BERKELEY, Calif. (KGO) -- A breakthrough by a UC Berkeley professor at Lawrence Berkeley National Laboratory could one day help tall buildings use dramatically less energy, by using their windows to generate electricity.
The research, funded by the U.S. Department of Energy, comes from the lab of chemistry professor Peidong Yang, who showed us some small squares of orange-tinted glass. One was hooked up to electrodes under a microscope, with a bright light shining on it.
"At a lower temperature, they are transparent," he said. "Basically, they are windows, transparent windows. Then, when the temperature is a little bit higher, they become colored."
Smart glass that darkens is nothing new -- Boeing's latest airplanes have it in place of mechanical shades on passenger windows. But that glass requires electricity. A voltage must be applied to get it to change color. Instead of using electricity, Yang's glass creates it.
"It's generating electricity, generating power," he said, showing us a voltmeter connected to the glass sample that was reading 1.2V -- about the same voltage as a rechargeable AA battery.
In the next room, Yang's research team demonstrated the way the crystalline structure of the coating on the glass changes with temperature. Heated up to about 100 degrees Celsius, the clear glass took 30 seconds to take on an orange tint and become ready to generate power. Placed in a damp box to cool off, the orange glass turned clear in about 10 seconds.
Yang said it's not hard to imagine the uses.
"As a transparent window, as a shade, and as a solar panel," he said.
While homes and warehouses can be covered in solar panels, tall buildings don't have all that roof space. But they do have big, beautiful windows, often covering nearly their entire surface. Yang says this kind of glass could one day be perfect for Dubai, where the buildings are tall and the summers are hot.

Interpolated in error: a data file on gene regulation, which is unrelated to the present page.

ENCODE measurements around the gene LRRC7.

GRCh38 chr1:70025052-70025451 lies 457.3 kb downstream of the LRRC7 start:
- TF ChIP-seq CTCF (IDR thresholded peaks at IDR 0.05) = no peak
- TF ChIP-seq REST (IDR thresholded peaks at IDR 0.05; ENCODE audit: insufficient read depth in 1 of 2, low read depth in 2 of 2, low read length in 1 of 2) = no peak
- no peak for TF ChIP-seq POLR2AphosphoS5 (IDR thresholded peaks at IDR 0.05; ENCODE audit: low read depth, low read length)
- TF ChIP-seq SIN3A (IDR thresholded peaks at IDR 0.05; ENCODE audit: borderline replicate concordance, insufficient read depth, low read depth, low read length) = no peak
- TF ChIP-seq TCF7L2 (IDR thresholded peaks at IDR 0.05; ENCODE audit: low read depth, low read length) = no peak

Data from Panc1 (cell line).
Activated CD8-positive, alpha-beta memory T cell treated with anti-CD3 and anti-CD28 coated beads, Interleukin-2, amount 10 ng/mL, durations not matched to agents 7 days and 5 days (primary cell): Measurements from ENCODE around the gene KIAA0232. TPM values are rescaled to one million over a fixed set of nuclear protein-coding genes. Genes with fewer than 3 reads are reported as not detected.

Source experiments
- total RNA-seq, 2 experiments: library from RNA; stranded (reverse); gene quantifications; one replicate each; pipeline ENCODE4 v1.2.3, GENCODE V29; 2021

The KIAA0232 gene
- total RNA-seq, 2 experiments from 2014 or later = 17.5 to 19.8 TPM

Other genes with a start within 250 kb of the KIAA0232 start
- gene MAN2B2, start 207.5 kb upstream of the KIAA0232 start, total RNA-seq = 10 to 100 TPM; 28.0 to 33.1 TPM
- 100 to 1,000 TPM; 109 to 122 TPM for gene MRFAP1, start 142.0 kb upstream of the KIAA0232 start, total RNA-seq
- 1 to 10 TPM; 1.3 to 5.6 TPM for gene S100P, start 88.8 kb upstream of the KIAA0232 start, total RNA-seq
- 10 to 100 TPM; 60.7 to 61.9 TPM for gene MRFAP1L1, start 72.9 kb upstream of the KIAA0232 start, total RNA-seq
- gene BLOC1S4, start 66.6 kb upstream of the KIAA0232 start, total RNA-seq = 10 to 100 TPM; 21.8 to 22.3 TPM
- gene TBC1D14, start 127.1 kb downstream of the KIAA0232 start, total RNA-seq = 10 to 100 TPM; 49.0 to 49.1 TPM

"In the earlier morning, it's a window that's transparent, then in the afternoon, when the temperature is a little higher, it automatically becomes a shade, meantime collecting electricity out of the solar radiation," he said.
One reason the material could be so attractive for building is that it's easy to make. The team demonstrated in the lab what could one day be done in a factory at much larger scale: applying a liquid semiconductor to a flat piece of glass, then spinning it rapidly to spread the solution evenly across the surface. It's a process also used in the making of computer chips.
Prof. Yang's team is already working to make the glass in different colors -- currently, an assortment of warm tones ranging from yellow to brown -- and get the material to start changing at a lower temperature -- about 50 degrees Celsius, to more closely match conventional solar panels.
There's one other change that will need to happen: the early samples of this smart glass are about 7 percent efficient at converting solar energy into electricity, Yang said. Today's best commercial solar panels are about 20 percent efficient.
While he hopes the new technology will match and even beat that number one day, Yang said given the energy smart tinted windows will save by reducing the need for air conditioning, the technology could begin to make commercial sense once it reaches efficiency levels above 10 percent.